With a strong B2B distribution model, KIND Snacks is the No. 1 selling snack bar on Amazon and is available in more than 300,000 stores, including supermarkets, specialty stores, and big-box retailers. In 2017, KIND recognized an untapped direct-to-consumer (D2C) opportunity — a new digital channel to reach customers directly online. The company’s early investment in DTC paid off big dividends when traditional retail was interrupted by COVID-19, and its subscription boxes became one of the top-selling items on its site.
“Our customers are passionate about our brand, our food, our ingredients, and how we’re doing it,” says Freddie Roseman, director of ecommerce technology.
In addition to a new revenue channel, selling directly online allows KIND to build meaningful, personal relationships with its loyal customers. The move set KIND up for the future with a differentiated brand experience and a way to weather future retail disruptions. Keep reading to learn how KIND uses its D2C channel to stay a step ahead — and how these lessons can help your company prepare for what’s next in commerce.
Owning the ecommerce experience allows KIND to connect with customers and differentiate from other snack brands. In-store, customers may only see a handful of SKUs. Online, customers have access to a full selection of KIND’s over 80 varieties, which they can browse and explore from the comfort of their own homes.
Beyond providing customers with access to more products, KIND differentiates its D2C channel through the “Build Your Own Box” subscription service. Customers customize their own boxes with the option to try new products and make changes anytime.
“We wanted to give our consumers the opportunity to mix and match all of the products we have without having to buy 12 of just one bar,” Roseman says. “We really wanted to give our consumers that extra choice. [The subscription box] is one of our highest selling SKUs on our site. That validates all of the efforts and justifies future investments in the program as well.”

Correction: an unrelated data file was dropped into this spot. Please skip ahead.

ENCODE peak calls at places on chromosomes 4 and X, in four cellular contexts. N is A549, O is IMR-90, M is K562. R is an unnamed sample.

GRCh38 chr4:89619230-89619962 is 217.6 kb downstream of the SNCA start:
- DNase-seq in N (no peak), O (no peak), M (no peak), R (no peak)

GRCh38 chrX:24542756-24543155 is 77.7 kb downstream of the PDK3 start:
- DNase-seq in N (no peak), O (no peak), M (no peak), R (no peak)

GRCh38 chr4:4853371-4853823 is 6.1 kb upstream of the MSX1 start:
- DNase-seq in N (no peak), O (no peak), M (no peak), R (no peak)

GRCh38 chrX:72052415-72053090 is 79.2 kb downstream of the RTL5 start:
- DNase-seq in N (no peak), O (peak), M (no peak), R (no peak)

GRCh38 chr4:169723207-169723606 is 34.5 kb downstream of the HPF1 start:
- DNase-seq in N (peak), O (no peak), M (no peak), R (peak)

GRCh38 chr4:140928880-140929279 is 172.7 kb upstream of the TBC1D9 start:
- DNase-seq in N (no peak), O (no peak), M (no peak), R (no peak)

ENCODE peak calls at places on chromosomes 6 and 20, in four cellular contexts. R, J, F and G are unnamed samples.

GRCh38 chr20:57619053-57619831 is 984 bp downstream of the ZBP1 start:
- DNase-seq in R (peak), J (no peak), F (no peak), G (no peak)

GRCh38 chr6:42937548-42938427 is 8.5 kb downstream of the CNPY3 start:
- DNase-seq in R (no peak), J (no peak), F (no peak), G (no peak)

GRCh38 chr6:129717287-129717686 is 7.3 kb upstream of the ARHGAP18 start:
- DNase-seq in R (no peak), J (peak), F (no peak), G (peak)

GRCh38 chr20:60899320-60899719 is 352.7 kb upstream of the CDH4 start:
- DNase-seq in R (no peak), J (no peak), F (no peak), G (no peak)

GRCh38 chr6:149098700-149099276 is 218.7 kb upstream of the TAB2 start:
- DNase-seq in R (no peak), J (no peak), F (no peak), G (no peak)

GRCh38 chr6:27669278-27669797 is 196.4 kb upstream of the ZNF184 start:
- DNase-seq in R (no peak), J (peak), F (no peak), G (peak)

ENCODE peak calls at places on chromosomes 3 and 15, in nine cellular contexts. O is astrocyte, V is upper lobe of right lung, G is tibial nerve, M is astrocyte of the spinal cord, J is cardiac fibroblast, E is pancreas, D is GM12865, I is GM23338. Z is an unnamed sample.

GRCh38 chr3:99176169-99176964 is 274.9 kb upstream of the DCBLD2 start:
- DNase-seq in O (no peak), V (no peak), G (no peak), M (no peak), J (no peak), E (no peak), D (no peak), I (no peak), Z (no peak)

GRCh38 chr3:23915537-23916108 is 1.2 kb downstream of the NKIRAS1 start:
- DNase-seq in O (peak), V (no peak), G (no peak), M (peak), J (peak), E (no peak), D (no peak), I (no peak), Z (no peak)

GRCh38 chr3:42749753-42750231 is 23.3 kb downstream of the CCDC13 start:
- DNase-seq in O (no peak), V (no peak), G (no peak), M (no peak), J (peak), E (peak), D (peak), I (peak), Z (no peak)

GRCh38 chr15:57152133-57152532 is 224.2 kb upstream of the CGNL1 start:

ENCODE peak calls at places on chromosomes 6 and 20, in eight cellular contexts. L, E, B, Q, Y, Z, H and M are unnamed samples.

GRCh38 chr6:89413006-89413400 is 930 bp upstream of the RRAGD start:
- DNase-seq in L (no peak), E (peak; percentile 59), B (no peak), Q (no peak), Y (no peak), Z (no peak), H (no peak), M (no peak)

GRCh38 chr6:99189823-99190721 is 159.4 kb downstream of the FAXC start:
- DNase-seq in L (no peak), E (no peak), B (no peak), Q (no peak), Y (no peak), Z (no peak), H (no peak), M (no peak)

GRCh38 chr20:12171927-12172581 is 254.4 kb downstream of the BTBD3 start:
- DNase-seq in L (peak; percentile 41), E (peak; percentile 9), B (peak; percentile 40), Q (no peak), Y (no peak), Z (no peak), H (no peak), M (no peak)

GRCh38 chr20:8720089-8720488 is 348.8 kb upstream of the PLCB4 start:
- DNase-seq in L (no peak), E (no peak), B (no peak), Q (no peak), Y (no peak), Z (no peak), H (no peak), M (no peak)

To launch the service, KIND partnered with Salesforce partner Ordergroove, which helps brands bring subscription, reordering, and membership programs to market. But Roseman and team had to consider the entire value chain to truly offer a DTC product.
“It’s a customized box based on consumer choices from the site, so we spent a lot of time on the logistics,” Roseman says. “We partnered really closely with our fulfillment part of the house.”
A byproduct of the subscription service? Broader audience segments.
The service proved essential when COVID-19 kept many customers from brick-and-mortar stores. “We were able to help service people out there who couldn’t find another channel to get our products,” says Roseman. Their fulfillment team worked hard to get the snacks delivered directly to customers.
KIND uses Salesforce Commerce Cloud for its stability, scalability, security, and speed to drive innovation. The platform provides KIND access to rich audience insights to learn more about shopper behavior, like what products are being purchased together frequently or what types of content increased page views.
KIND is using the subscription boxes to introduce new products to customers.
“It’s a great way to keep our most valuable consumers up to date with all of our latest offerings,” Roseman says. “It’s something that the consumers say is valuable because they get to try something new.”
“I’m a firm believer in agile work, testing, and learning,” says Roseman. “What does success look like in phase 1? How can we quickly build upon that and pivot? We don’t want to rest on success in phase 1.”
Looking ahead, another area of innovation for KIND is artificial intelligence (AI). Einstein AI can recommend relevant products and remind customers when their subscription order is coming up.
“I’m a big fan of using AI to enhance the consumer experience and help with guided selling,” he says. “It’s an area where we can definitely add value to the consumer.”
In fact, he and his team are actively rolling out new Einstein features on the site this year.
For customers, loyalty goes beyond a fondness for delicious snacks. They believe in the brand’s mission to celebrate and inspire kindness. Recently, The KIND Foundation and Project N95 partnered to launch the Frontline Impact Project, a platform where healthcare institutions and other frontline response organizations can request resources, including masks, gowns, and gloves.
So far, the project has helped more than 316,000 frontline workers and inspired more than 50 other consumer goods companies to join the effort.
That’s the kind of company we can all get behind.
To learn how to get a D2C channel up and running quickly, discover the Quick Start for Direct-to-Consumer Commerce. To dig deeper into how to drive growth for your business, read our How to Jumpstart Growth in Commerce guide.